Only a couple of months back we posted a blog regards Fitness Coach & Training (click HERE) Then the RFU spend 3 years & thousands on studies to declare, Players should complete a routine – which includes balance, strength and movement exercises – before matches and during training.
Lets have a ramble.
Way back in the mists of time to see a physiotherapist standing on the touchline while the “muddied oafs” slugged out and hacked lumps of each other was a rare sight indeed. The individual usually responsible for tending to the injured was accorded the honorary title of “the sponge man.” Their duties included dashing on with water, plasters, bandages, spare shorts etc., and after the game, in some instances, supplying the players with a much needed shot of nicotine. This was of course pre isotonic or hypotonic drinks days; although there were tales of a nip port being preferred to an orange at half time by some players. After the battle was over a steaming communal bath and a bar of carbolic soap would go a long way to help the healing process.
The first aid training of these volunteers was pretty basic, occasional on field medical back up being provided by a member of the St John’s Ambulance Brigade and these characters came in all shapes and sizes with their own particular bedside manner. Some senior clubs had a doctor in attendance (rarely) while it was not uncommon to find those from the medical profession (allegedly) also playing. However, it was something of an ad-hoc system further down the rugby pyramid and still is for many teams at second, third and fourth team level where little has changed, and many still rely on a “sponge person”, be it one of the replacements or a spectator.
But things have moved on, times have changed as player’s safety and welfare have become more relevant during game time. It is something of a rarity at first team level not to come across a physiotherapist, the majority being female, who are not only very professional but well qualified, tending to the needs of the players during the course of the game. In addition they also work with the players during training nights and helping with their rehabilitation. They are quite rightly treated as valuable members of the team and given prominence in the club’s hierarchy.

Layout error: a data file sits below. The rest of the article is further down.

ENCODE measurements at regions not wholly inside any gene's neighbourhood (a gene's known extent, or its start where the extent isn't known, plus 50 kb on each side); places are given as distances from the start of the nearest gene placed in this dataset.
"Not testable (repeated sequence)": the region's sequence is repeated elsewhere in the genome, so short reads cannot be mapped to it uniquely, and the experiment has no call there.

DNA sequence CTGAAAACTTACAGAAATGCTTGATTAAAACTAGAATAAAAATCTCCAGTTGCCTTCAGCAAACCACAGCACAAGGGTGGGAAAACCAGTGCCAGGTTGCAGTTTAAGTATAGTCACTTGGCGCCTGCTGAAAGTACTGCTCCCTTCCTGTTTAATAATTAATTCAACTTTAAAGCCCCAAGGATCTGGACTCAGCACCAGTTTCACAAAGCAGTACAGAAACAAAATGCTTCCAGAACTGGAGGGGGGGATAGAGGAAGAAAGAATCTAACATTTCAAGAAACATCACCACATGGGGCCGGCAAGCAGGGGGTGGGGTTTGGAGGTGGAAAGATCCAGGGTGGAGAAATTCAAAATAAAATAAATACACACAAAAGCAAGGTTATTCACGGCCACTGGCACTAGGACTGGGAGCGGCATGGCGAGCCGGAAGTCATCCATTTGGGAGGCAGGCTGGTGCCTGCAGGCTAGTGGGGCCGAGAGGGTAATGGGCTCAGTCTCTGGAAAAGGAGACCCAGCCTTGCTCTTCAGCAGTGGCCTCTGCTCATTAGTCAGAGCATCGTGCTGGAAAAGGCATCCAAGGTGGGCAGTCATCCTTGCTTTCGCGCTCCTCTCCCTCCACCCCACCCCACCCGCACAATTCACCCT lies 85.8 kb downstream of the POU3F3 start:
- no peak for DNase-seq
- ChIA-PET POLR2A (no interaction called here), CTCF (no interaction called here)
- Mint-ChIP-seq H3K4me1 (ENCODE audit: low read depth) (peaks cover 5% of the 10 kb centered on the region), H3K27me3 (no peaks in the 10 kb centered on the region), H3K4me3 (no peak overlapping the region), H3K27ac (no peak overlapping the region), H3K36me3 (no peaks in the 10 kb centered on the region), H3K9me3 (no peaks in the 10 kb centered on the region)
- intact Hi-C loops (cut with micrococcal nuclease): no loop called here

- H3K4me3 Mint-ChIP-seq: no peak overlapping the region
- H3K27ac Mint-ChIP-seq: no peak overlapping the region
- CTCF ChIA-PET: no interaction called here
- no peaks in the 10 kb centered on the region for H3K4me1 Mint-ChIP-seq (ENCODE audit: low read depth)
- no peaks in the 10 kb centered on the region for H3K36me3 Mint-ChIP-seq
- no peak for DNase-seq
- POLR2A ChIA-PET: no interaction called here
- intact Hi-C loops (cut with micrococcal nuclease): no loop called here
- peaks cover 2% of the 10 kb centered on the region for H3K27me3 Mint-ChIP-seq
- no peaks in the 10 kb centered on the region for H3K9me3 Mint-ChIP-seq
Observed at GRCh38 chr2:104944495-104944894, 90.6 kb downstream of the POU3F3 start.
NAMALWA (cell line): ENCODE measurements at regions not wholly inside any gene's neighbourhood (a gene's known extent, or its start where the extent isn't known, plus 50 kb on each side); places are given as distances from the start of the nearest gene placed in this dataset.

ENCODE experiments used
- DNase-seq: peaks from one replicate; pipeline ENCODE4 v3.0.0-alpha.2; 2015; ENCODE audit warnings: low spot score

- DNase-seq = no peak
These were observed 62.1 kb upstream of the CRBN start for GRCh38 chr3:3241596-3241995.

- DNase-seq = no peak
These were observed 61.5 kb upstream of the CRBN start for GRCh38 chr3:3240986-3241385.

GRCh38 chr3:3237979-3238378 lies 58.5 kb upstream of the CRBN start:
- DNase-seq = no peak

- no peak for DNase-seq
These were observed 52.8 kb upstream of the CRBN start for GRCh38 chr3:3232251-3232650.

An insight to match days, changing rooms are checked that all essential items were accounted for, liaise with DoR and fitness coach and then begin preparing the players for the upcoming challenge. In between handing out advice in a packed changing room, and in a scene resembling something from ancient Egypt, metres of tape were wrapped around a multitude of appendages. There’s a brief respite while the players went off for their warm up session and before kick-off there is just time for a few more muscles to be tweaked and embrocation applied.
At the final whistle there is still plenty to do, checking the players for injuries, packing away the various items of equipment and ensuring everything is shipshape and tidy before grabbing a drink such dedication has been much appreciated by players and officials.
As Director of Rugby Martin Poste recently quoted Delighted that we are in front of RFU directives re injuries due to the excellent work of Mike Donnan and our physio Lara
By Annies Twitching